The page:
Male baldness indicates heart disease riskApril 6, 2013 3:16 pm Health Care
Male pattern baldness is linked to an increased risk of coronary heart disease, but only if it’s on the top/crown of the head. A receding hairline is not linked to an increased risk. The researchers from University of Tokyo trawled the Medline and the Cochrane Library databases for research published on male pattern baldness and coronary heart disease, and came up with 850 possible studies, published between 1950 and 2012. Analysis of the findings from these showed that men who had lost most of their hair were a third more likely (32 percent) to develop coronary artery disease than their peers who retained a full head of hair. It showed that balding men were 70 percent more likely to have heart disease and those in younger age groups were 84 percent more likely to do so.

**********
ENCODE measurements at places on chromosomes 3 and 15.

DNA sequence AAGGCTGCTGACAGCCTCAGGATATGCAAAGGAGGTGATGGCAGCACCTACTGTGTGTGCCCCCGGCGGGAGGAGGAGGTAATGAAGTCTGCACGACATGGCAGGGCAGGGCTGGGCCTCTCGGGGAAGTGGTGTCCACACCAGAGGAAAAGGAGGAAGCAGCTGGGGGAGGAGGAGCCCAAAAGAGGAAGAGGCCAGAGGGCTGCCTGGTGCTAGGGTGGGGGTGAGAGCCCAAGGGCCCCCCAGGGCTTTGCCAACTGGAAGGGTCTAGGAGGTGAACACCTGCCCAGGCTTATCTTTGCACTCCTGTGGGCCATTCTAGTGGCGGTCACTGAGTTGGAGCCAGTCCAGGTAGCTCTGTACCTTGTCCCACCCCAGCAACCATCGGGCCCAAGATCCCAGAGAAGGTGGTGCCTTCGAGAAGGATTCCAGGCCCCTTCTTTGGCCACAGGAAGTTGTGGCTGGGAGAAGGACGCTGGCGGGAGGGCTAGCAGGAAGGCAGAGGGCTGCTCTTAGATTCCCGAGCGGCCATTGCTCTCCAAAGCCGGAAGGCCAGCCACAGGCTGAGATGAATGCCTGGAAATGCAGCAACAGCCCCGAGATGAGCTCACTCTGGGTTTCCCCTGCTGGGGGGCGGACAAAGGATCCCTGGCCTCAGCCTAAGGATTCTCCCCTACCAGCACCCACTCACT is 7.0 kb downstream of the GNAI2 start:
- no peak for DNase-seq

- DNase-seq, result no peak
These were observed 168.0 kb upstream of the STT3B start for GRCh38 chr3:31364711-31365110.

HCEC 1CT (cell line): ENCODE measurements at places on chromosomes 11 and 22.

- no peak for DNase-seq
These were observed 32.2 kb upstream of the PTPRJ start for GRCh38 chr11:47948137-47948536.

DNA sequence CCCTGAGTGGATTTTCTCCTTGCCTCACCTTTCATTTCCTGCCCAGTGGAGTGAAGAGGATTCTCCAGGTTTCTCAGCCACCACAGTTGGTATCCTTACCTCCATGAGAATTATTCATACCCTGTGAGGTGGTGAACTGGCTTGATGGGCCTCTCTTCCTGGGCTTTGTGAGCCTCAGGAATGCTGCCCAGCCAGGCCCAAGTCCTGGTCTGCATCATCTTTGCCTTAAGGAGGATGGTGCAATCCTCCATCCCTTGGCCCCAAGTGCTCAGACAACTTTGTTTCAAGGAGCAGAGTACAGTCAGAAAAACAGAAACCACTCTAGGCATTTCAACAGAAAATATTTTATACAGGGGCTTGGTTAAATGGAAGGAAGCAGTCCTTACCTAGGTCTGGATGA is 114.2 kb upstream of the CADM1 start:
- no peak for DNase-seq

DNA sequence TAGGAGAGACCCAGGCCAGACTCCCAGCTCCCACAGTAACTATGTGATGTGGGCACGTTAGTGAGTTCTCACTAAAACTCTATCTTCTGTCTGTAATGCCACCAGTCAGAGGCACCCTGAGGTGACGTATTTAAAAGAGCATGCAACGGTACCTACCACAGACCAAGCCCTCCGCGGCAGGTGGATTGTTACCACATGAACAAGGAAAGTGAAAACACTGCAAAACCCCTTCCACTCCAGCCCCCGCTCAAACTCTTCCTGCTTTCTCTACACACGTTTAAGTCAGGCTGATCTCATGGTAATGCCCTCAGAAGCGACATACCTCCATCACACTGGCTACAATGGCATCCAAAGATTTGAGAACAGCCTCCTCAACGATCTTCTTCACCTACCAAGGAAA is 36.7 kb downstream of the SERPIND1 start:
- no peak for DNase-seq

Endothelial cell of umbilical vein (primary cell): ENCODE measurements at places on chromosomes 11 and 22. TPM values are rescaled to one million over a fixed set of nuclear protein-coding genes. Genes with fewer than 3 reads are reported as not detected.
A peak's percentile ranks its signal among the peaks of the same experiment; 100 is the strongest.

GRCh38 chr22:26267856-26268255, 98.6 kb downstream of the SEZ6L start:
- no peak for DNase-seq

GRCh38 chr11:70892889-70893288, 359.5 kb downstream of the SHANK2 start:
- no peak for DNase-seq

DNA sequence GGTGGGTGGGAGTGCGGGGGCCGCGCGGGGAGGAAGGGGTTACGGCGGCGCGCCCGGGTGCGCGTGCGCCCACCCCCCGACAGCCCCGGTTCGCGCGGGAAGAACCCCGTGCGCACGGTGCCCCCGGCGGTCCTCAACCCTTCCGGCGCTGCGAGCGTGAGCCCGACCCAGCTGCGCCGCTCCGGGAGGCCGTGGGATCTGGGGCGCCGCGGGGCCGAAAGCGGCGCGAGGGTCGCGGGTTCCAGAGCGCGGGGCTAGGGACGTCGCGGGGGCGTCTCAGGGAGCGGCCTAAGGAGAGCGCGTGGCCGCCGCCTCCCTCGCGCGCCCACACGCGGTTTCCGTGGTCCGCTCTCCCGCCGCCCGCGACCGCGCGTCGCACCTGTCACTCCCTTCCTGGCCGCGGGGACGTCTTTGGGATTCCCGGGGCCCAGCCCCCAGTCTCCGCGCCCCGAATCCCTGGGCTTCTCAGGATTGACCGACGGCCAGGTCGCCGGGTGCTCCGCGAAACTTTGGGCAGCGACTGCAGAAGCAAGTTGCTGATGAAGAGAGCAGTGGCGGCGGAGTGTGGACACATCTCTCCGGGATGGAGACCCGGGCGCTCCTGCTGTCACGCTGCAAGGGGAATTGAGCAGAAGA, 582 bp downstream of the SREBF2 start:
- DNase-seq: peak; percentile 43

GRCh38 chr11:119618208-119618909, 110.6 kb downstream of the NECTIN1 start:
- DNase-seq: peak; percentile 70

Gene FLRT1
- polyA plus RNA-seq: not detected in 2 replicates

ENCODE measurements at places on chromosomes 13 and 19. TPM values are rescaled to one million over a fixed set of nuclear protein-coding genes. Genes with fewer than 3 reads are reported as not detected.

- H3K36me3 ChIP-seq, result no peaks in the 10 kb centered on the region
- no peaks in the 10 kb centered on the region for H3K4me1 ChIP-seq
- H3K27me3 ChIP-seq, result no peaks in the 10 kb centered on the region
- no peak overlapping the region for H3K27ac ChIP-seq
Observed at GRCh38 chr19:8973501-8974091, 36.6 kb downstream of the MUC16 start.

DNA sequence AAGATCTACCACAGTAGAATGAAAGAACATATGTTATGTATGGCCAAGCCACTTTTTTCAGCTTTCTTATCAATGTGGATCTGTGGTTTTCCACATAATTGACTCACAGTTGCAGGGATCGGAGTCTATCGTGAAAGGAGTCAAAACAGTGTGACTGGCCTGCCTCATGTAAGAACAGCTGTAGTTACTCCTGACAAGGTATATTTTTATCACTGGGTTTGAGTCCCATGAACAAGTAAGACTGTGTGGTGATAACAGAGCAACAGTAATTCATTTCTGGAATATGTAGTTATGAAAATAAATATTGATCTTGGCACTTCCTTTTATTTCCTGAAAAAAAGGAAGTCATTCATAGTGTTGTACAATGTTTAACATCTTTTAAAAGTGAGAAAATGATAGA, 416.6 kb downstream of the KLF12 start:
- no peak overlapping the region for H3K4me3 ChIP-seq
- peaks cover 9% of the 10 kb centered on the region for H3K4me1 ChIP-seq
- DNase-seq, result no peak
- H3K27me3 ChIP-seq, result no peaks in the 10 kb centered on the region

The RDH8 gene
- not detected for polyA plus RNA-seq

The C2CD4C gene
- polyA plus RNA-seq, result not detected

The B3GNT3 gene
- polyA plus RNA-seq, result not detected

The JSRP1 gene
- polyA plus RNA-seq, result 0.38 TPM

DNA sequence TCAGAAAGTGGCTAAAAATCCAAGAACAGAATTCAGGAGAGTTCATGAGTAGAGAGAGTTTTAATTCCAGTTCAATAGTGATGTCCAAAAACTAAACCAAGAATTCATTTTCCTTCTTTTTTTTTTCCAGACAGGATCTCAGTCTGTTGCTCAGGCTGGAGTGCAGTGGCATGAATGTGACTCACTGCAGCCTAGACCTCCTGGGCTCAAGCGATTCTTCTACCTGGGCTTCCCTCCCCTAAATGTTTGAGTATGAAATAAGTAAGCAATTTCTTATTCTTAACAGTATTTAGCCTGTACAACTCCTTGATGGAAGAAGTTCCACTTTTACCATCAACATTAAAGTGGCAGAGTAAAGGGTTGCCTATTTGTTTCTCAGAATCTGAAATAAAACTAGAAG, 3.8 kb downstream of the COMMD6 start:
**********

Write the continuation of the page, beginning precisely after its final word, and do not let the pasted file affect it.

Extensive vertex baldness boosted the risk by 48 percent, moderate vertex baldness by 36 percent and mild vertex baldness by 18 percent. By contrast, a receding hairline made very little difference to risk. The study is published in the online journal BMJ Open.
Male pattern baldness is characterized by hair receding from the lateral sides of the forehead (known as a “receding hairline”) and/or a thinning crown (balding to the area known as the ‘vertex’). Both become more pronounced until they eventually meet, leaving a horseshoe-shaped ring of hair around the back of the head.